Zemst lock – Restoration of a mitre gate

 In Gate Design

The Zemst lock is an important link on the Brussels-Scheldt maritime Canal. Every day vessels and pleasure craft make use of the lock to travel along the Canal, making the lock a deciding factor in the travel time of these vessels. In 2012 SBE has designed the replacement of the mitre gates in the middle lock head in order to reduce the leveling time between the lock chambers as much as possible. This Blog describes the challenges that came with this renovation project.

The lock has a total length of 250m and a maximum lift of eight meters. On the upper head a vertical lift gate is installed, whereas the lower head uses a mitre lock gate. The lock chamber can be divided into two smaller ones by intermediate mitre lock gates. This allows a faster locking cycle for small ships and reduces the water losses. On average it takes 17 minutes to pass the lock. Watch the video on the project’s page to learn more about the lock.

On weekdays, the lock is filled or emptied about 40 times per day (cfr. diagrams shown below). Although the lock is manned 24/7  most of the traffic occurs between 6 AM and 7 PM. In weekends the use is reduced to 15 times or even 5 on Sundays, where only pleasure craft passes the lock. The constant traffic through this important link on the waterway gave rise to the question if it was possible to reduce the levelling time on such a way that the lock was never out of use.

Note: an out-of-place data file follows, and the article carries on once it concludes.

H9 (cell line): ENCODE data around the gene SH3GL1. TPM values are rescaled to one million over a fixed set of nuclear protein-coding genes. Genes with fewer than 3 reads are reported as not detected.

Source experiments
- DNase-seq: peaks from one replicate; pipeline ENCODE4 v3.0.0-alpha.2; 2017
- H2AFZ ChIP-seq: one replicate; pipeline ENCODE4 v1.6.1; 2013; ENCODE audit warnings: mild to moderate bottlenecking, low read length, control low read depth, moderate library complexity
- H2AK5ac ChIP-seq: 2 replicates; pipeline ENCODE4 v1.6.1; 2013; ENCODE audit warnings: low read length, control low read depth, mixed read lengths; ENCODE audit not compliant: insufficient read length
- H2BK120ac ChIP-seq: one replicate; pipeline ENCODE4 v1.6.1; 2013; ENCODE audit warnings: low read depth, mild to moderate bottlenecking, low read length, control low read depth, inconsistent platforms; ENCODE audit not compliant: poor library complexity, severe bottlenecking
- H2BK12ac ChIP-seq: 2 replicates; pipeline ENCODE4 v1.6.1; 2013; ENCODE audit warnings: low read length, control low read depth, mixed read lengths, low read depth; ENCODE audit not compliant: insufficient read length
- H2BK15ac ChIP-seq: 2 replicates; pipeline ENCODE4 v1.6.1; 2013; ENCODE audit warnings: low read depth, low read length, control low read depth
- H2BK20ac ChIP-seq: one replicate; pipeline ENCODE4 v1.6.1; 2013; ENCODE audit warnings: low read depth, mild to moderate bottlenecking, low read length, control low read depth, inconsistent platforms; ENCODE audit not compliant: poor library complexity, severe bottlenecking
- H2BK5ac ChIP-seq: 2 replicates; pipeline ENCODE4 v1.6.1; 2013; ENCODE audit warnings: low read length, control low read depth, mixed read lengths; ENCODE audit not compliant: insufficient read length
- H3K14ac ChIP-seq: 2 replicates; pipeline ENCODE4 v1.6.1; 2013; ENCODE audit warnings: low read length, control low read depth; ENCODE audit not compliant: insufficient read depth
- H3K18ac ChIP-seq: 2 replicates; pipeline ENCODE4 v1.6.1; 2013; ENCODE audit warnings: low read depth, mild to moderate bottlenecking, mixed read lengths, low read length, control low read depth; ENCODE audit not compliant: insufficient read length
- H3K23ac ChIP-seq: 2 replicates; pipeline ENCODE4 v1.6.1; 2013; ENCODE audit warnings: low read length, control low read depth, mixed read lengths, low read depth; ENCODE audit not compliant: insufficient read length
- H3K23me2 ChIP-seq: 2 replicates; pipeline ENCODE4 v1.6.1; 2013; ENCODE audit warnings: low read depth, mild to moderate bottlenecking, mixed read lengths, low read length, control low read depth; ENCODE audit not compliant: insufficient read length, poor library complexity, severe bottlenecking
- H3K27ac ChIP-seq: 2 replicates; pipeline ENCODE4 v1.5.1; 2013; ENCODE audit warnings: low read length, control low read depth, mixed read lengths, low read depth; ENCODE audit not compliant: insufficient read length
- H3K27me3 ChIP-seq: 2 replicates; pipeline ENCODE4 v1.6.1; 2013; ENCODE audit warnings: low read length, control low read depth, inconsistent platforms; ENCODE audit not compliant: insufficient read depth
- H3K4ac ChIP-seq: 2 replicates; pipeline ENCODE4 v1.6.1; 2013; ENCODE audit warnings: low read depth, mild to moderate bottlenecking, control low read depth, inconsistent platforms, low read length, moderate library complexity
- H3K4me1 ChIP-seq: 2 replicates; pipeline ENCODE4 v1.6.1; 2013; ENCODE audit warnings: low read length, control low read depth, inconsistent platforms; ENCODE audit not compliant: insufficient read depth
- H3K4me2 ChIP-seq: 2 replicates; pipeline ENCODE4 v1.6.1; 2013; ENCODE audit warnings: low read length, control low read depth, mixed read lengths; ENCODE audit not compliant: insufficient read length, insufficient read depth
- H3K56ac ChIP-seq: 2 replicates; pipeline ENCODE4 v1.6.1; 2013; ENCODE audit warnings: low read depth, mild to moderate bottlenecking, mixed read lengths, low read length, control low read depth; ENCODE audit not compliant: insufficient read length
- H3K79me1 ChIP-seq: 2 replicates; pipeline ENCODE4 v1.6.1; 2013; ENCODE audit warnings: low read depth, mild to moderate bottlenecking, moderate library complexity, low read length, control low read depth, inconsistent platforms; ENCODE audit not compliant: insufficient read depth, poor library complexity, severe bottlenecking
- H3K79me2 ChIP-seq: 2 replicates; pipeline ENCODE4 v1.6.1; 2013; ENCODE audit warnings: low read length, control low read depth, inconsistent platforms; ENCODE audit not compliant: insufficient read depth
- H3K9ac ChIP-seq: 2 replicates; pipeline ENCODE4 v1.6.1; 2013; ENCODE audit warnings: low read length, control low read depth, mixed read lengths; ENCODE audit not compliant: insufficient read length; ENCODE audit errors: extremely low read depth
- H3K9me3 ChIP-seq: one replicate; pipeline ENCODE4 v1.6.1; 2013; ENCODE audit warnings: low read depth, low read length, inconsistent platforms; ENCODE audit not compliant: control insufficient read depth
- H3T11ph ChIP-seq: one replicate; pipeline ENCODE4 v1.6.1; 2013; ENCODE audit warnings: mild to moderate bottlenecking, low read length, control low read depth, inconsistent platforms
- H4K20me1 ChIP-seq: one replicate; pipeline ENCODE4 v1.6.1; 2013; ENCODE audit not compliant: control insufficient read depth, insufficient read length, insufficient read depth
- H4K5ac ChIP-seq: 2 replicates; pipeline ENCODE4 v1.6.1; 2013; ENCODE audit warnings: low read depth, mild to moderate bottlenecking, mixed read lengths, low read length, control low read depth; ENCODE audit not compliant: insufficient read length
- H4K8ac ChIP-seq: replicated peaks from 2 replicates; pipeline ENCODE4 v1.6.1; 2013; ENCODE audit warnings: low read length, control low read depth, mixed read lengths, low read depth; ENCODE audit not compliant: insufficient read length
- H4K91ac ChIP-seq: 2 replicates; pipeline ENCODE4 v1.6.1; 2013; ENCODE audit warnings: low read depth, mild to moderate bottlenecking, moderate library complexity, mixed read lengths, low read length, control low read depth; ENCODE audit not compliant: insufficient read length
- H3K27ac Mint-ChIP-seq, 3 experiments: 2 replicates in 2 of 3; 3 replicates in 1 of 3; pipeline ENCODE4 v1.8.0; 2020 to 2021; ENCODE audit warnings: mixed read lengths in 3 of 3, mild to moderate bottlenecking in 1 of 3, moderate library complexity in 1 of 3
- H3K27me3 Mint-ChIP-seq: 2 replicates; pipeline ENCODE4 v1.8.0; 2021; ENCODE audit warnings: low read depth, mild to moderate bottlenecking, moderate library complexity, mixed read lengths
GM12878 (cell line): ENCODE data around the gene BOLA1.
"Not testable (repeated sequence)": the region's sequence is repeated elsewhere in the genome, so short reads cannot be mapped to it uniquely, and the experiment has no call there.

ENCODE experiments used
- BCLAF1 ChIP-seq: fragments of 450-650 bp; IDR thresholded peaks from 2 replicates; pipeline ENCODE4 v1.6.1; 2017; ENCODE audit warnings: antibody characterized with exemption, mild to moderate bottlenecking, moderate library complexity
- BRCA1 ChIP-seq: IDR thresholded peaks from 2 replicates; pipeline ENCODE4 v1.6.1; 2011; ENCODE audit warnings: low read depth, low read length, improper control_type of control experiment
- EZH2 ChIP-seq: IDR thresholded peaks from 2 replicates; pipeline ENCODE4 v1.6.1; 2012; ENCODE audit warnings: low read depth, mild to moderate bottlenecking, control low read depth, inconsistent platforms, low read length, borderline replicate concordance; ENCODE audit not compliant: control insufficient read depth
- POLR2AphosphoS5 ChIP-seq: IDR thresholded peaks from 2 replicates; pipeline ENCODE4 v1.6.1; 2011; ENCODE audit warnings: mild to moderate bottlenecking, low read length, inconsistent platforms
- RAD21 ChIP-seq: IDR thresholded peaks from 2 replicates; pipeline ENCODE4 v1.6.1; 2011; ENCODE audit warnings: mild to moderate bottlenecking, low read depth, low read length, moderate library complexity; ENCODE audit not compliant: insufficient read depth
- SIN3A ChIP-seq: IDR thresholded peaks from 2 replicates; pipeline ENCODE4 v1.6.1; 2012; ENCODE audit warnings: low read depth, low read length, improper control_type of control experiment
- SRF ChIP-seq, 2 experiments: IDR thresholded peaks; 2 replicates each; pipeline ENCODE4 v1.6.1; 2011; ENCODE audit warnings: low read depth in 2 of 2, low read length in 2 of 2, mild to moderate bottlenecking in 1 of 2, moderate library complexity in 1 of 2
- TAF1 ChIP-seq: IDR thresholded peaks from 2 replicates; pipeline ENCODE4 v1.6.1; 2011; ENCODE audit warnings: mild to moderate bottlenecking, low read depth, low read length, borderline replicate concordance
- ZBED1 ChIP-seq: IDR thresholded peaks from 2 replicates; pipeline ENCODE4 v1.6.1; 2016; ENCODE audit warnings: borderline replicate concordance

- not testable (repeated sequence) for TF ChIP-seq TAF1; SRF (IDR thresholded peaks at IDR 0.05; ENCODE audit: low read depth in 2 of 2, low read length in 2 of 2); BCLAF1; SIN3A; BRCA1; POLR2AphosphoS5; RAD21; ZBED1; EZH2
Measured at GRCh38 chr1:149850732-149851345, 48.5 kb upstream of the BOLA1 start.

Amount of uses of the lock during the last 7 days (blue: upstream - orange: downstream) (source: https://www.visuris.be)

In 2012 SBE made a complete redesign of the middle mitre gates aiming to significantly reduce the leveling time of the small lock chambers. The old gates had each 2 butterfly valves of diameter 900mm whereas the redesigned gates have each 4 butterfly valves of diameter 1600mm. This is a reduction of the levelling time by a factor 6!

Left: old design with two butterfly valves 900mm – Right: new design with four butterfly valves of 1600mm.

One of the biggest challenges of the project was designing a new gate which was compatible with the existing civil works. The position of the gate hinges (pintle and gudgeon) as well as the quoin blocks needed to remain unchanged. Moreover, the load transfer to the civil works could not change. Due to the larger butterfly valves it was difficult to install a floating tank with approximately the same floating capacity as in the existing gate, so a slight increase of the reaction forces due to self-weight was inevitable.

The client clearly demanded that the watertight skin plate of the new design had to be on the upstream position, as in the old design. This meant that, when subjected to a hydraulic head, the gate experiences a large uplift force which couldn’t be compensated by the self-weight itself. To ensure the vertical stability of the lock gate, it was necessary to consider friction as well at the level of the quoin blocks at the gate end post. Due to the large dimensions of these quoin blocks, a considerable bending moment needed to be introduced in the gate. A schematic overview of these loads acting on the quoin blocks is shown in the figure below. SBE had to be creative to detail the connection of the quoin blocks.


For more information about the Zemst lock, click here.

Top view of the Zemst lock
View on the new mitre gates